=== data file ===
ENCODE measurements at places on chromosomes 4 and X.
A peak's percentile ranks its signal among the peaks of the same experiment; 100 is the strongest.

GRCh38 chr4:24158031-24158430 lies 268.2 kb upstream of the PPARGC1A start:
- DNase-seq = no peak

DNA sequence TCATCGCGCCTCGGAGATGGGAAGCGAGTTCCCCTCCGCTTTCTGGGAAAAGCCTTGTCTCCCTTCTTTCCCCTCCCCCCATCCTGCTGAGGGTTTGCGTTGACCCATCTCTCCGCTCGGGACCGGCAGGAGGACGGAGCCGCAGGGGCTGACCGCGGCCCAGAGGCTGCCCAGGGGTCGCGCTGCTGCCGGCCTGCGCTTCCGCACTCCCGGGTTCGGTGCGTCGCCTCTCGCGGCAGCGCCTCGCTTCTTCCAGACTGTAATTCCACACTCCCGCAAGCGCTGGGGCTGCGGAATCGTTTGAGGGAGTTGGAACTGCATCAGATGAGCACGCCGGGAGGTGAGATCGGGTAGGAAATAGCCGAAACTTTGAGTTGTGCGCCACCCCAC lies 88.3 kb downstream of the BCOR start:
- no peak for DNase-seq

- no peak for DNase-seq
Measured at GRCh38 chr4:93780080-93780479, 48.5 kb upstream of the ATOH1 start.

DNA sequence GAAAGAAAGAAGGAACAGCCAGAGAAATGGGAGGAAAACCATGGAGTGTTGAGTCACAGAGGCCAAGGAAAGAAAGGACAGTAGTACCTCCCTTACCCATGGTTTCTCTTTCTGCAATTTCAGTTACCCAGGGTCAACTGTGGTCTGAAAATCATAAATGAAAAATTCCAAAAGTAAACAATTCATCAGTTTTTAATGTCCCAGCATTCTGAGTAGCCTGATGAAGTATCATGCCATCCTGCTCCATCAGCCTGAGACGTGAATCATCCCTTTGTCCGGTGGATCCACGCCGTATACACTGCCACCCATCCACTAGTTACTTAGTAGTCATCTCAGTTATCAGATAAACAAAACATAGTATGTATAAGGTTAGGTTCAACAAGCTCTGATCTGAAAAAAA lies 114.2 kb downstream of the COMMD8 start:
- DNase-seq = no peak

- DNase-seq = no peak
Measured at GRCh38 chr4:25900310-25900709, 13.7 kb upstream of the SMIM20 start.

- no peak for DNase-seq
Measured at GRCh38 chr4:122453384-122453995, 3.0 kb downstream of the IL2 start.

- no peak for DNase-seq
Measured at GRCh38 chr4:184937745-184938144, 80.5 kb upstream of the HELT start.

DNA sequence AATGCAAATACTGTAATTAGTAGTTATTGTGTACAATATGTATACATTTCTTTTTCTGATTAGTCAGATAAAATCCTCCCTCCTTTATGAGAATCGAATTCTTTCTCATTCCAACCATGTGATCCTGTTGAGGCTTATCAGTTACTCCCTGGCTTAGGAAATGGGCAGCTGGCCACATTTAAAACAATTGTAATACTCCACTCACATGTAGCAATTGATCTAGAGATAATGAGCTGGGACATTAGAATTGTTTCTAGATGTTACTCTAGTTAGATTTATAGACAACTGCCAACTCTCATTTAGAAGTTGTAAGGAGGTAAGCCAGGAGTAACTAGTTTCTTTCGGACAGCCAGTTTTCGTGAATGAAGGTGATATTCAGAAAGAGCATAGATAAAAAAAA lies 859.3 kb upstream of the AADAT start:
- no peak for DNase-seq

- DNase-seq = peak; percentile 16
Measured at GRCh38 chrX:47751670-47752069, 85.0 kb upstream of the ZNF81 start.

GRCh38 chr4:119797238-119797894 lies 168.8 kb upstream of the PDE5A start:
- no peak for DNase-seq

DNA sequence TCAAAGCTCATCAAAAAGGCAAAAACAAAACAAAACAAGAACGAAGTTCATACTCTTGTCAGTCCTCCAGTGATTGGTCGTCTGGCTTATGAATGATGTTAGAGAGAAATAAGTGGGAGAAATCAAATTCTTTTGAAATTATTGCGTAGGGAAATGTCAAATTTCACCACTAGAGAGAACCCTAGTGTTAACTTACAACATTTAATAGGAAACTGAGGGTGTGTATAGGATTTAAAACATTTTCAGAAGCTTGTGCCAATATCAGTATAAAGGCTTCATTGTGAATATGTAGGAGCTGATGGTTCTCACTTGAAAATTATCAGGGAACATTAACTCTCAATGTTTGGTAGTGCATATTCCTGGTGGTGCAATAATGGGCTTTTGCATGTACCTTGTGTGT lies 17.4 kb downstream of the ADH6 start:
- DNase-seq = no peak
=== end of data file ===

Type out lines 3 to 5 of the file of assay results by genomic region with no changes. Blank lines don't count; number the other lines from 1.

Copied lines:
GRCh38 chr4:24158031-24158430 lies 268.2 kb upstream of the PPARGC1A start:
- DNase-seq = no peak

DNA sequence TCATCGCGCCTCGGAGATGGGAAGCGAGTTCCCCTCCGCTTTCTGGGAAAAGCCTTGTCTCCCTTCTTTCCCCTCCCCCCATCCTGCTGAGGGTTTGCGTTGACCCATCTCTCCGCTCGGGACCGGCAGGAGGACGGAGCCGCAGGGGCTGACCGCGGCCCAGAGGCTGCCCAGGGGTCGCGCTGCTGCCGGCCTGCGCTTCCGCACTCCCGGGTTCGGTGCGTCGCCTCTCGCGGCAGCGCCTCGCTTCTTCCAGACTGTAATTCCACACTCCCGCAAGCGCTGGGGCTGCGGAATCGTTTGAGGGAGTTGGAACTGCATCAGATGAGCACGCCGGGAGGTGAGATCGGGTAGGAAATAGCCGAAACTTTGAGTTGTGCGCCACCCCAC lies 88.3 kb downstream of the BCOR start: